They had no passports and permits allowing them to cross into the country.

Following the arrest police said the South Africans were arrested for breaching Lesotho’s Public Health (Covid-19) Regulations of 2020 in travelling into the country without proper documentation.

After spending a night at the Maseru Police Headquarters, Corporals Zibuse Herringtin Mbhense (48), Muzikawulahlwa Shandu (46), Mfundo Mazibuko (38) and Lipuo Lebese (39) appeared before the Maseru Magistrate Court on August 22, 2020, and were charged with contravening Section 30 (b) of the Public Health (Covid-19) Regulations 2020 and Section 33 of the Aliens Control Act No 16 of 1966.

Cabinet then ordered the immediate release of the quartet, with Public Eye revealing at the time that a heated cabinet meeting had ensued with then Prime Minister Moeketsi Majoro moving for the release of the South African nationals, with some ministers backing the idea because of “fear of a military attack from the South African Army.”

The Lesotho government then pushed for urgent engagement with South African counterparts to facilitate the release of the Lesotho soldiers.

“Government is concerned about the health and welfare of these LDF officers and will work towards resolving this issue without any further delay. Government is confident that due to the excellent relations that exist between the Republic of South Africa and the Kingdom of Lesotho, an amicable solution to the issue at hand will be mutually arrived at by the authorities of the two countries,” a government statement said.

A Lesotho delegation of then Deputy Prime Minister Mathibeli Mokhothu and then Deputy Minister of Foreign Affairs, Machesetsa Mofomobe, was dispatched as emissaries to South African President, Cyril Ramaphosa, to discuss the fate of two Lesotho soldiers.

While the LDF said at the time that relations between the two countries and their defence forces remained cordial, it is necessary that both armies inform each other well in advance before crossing borders while on duty this while Moepi and Tšoeunyane were kept in police cells and later sent to a correctional facility.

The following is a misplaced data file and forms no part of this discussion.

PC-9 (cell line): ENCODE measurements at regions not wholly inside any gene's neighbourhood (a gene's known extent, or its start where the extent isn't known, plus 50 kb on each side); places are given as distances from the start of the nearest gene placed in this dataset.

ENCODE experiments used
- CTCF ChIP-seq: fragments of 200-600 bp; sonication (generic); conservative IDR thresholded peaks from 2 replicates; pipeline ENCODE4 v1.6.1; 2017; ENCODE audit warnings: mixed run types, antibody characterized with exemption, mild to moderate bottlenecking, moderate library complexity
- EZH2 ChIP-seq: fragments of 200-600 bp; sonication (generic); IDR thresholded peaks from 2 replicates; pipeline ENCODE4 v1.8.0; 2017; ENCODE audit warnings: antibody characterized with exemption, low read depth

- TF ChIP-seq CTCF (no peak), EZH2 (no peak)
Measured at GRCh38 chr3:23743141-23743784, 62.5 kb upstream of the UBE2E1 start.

The pair was in July that year then officially charged with illegal immigration, possession of unlicensed firearms, robbery with aggravating circumstances, and contravention of the Disaster Management Act that primarily restricts movement into South Africa during the Covid-19 pandemic lockdown, as well as stock theft.

They did not immediately have legal representation and had to rely on South African legal aid lawyers. In previous interviews the LDF told this publication that due to the hard lockdown that both South Africa and Lesotho were under, it was almost impossible to send local army lawyers to represent the two men. But attempts to send lawyers and a medical doctor to assess the situation of the soldiers when they were first arrested failed as they were denied entry into South Africa.

In another shocking revelation, Prime Minister Majoro’s delegation was also reportedly kept waiting for more than an hour despite properly following Covid-19 regulations when entering the republic.

The Lesotho soldiers were denied bail on several occasions and not even the sworn statements by the LDF and SANDF affidavits in support of the bail could convince the magistrate to decide otherwise.

The government later instructed a South African lawyer, Advocate Dumiza Ntsebeza, through the Pan African Bar Association of South Africa (PABASA), who launched a fresh bail application but was unsuccessful. Despite raising new points of law and facts, the court on December 3, 2020, dismissed the bail petition yet again. After 11 months, Privates Moepi and Tšoeunyane were welcomed by the Prime Minister and the army at its Mejametalana Airwing in June 2022.